Senior Roast 2014

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of this year's Senior Roast

Class of 2014

Congratulations Class of 2014


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Euclid Game!

Math lovers - try out your geometry skills with


The Euclid Game

In memory of

Alan Pollock

tutor, scholar, mentor, friend 

Alan Pollock

March 6, 1928 – January 27, 2014

plinth3bThe Meridian Plinth - Alan was deeply interested in all things astronomical, especially as known and practiced in the ancient and medieval periods. He particularly enjoyed using the plinth to observe the motion of the sun.

A Poem on the Plinth Inspired by Alan

Brenda Hillman writes:

This poem was inspired by a visit from Alan Pollock one warm spring day; he told me excitedly that he had just taken a class to see the Meridian Plinth and they had talked about the movement of the sun. I was so engaged by Alan's excitement over the Plinth that I went to visit it soon thereafter, and crafted this poem in relation to some of the ideas from Gnostic Christian texts I had been reading. I dedicated it to Alan, and he always seemed delighted to think he had inspired it.

Meridian Plinth

               by Brenda Hillman 

The gravestone-looking slab donated to the college
for instructing students about light and dark
and the rotation of the world stands solemnly
in the courtyard being landed on by buff-colored
sparrows with shining breasts and claws. It is
summer in the suburbs and the voices of students
seem to travel a long way from the field
as light has had to travel from far off
to abide in this rock. Two steel pegs
and a chart that looks like a quarter of a pie
etched into the granite will show the passage
of the sun, and in the grooved triple name
of the donor, in the E for east and W for west,
in the other grooves flecked by mica today
the light from noon looks a bit forlorn.

The seven-souled vestments of the flesh
were supposed to keep light in mankind. Secret
names should have been learned by now to ease
its passage home, but were not learned.
And the sun striking down at noon like this—
because it insists on moving—the sun
seems ancillary to the stone, and weaker;
it has to move and last forever, or a little less
long than the imagination. If you stand
very near the plinth you can feel the stored
heat of its mass, and the different kind of light
being saved for you. The parallel worlds
are stacked up and rub against each other,
the worlds we read of in the texts that have to fit
neatly inside each other, one after another,
like a child's bathtub blocks fit, or as your
lover fits. It is the same in the universe:
surely the dark world holds the other close;

and when the time comes, something from outside fate
will come to retrieve the divine sparks.
As dandelions travel from the dry hills today,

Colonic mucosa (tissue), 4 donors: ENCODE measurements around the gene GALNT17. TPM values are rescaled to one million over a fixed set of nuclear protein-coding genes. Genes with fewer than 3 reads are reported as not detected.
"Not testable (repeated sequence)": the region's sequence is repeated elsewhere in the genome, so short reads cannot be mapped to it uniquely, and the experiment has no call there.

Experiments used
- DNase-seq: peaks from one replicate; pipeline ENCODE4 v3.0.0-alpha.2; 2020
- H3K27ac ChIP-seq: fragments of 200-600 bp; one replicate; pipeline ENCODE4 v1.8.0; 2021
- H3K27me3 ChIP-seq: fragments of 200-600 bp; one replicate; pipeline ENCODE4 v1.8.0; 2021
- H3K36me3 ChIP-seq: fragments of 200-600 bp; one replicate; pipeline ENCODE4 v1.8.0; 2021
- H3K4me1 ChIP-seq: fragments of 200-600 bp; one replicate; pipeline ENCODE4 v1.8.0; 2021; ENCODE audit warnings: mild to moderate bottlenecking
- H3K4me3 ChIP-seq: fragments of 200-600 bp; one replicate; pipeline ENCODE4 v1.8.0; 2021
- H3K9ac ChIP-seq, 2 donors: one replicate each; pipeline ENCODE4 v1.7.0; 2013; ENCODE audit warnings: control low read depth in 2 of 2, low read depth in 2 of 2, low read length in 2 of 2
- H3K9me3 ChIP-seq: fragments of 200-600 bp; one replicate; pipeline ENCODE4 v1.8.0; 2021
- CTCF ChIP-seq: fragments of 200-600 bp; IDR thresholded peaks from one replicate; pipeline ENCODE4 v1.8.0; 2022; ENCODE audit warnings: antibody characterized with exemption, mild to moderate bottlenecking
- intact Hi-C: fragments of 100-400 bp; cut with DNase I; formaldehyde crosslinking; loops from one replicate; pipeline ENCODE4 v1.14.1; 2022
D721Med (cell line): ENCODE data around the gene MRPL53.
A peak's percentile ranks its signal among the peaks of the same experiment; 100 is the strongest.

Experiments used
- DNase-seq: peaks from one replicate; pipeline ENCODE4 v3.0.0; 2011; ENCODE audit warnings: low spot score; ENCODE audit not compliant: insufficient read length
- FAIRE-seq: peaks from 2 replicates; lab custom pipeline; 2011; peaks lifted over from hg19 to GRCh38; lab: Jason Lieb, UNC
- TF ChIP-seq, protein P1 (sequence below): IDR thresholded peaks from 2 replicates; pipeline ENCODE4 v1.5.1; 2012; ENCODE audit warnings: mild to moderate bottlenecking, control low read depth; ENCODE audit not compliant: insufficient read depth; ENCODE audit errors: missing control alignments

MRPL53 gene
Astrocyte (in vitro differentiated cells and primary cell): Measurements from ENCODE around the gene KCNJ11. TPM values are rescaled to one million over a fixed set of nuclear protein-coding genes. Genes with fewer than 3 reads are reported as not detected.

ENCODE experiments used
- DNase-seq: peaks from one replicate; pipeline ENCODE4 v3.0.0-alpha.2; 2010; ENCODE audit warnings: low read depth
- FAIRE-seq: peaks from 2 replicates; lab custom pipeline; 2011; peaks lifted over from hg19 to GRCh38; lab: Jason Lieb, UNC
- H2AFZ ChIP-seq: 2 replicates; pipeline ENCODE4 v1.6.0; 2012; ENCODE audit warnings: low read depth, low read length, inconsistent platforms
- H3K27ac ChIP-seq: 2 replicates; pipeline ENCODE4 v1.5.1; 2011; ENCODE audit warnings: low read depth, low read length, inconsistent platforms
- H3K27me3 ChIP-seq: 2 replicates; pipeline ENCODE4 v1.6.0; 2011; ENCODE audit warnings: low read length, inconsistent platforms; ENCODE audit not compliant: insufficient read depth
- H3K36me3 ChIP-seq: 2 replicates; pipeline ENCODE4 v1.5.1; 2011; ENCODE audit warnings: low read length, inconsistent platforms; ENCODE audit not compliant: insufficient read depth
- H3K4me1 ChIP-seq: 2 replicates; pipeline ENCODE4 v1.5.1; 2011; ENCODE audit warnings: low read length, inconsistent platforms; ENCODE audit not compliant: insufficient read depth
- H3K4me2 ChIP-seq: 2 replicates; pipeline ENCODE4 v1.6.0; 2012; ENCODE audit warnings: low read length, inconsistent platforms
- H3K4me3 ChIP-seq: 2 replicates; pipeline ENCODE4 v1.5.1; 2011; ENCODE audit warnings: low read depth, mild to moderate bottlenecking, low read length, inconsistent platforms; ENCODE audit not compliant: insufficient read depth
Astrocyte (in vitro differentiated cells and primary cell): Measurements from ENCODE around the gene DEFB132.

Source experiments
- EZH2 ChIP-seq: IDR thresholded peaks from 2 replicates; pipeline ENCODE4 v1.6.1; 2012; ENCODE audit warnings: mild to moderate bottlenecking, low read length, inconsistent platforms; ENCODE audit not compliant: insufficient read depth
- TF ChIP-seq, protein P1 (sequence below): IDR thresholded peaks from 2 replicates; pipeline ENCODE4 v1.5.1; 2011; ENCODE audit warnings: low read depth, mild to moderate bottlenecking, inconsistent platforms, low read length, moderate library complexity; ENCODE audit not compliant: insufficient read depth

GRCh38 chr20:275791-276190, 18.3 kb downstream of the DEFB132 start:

or the woman with the baby, coming across the lawn:
maybe they are the redeemers. Remember
how the heavenly messengers sometimes
look like tourists, arriving unawares, and after
they feast they become special. When all
the sparks have been retrieved, the cosmos
will be finished, the milky light of the suburbs
cleared of blossoms, of physical terror,
and of doves with their responsible
white shears, trimming the fabric of the day...

But of the suffering inherent in matter,
what shall we say? That it goes back
when we go back? That it will die when we do?
If it goes there with us how far away?
Perhaps it will be left, and the plinth
can hold it for us, and go on with its job
of being patient in the sun while the mountain
makes more irreducible granite, more of itself.
The plinth was meant to please and instruct,
holding odd shards of radiance inside;
it wants to live. Stand next to it.
In the other noon, it casts no shadow.

2012 Integral Program Ptolemy/Copernicus Essay Winner

rafanelliCongratulations to Rex Rafanelli for being chosen as this year's essay winner. Here are the remarks of our judge, Prof. Dennis Duke of Florida State University:

Rafanelli to me is the most comprehensive, covering all the important issues, and with a uniform high quality of analysis and commentary. I got the feeling that he read the texts and assimilated the ideas quite thoroughly. Overall, his entire presentation has a nice continuity and a smooth, logical flow from beginning to end.

I like particularly the discussion of Alm I 7, which shows that Ptolemy was perfectly aware of the theoretical option of a rotating Earth, and that there is nothing in celestial phenomena against such an idea, but rather its rejection is based on terrestial phenomena. Rafanelli also presents a nice commentary on the way that Copernicus addressed this crucial issue.

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Photos of the Year

Ten random photos (everytime page is refreshed) from the best of the year. Click HERE for the full album of 138 photos.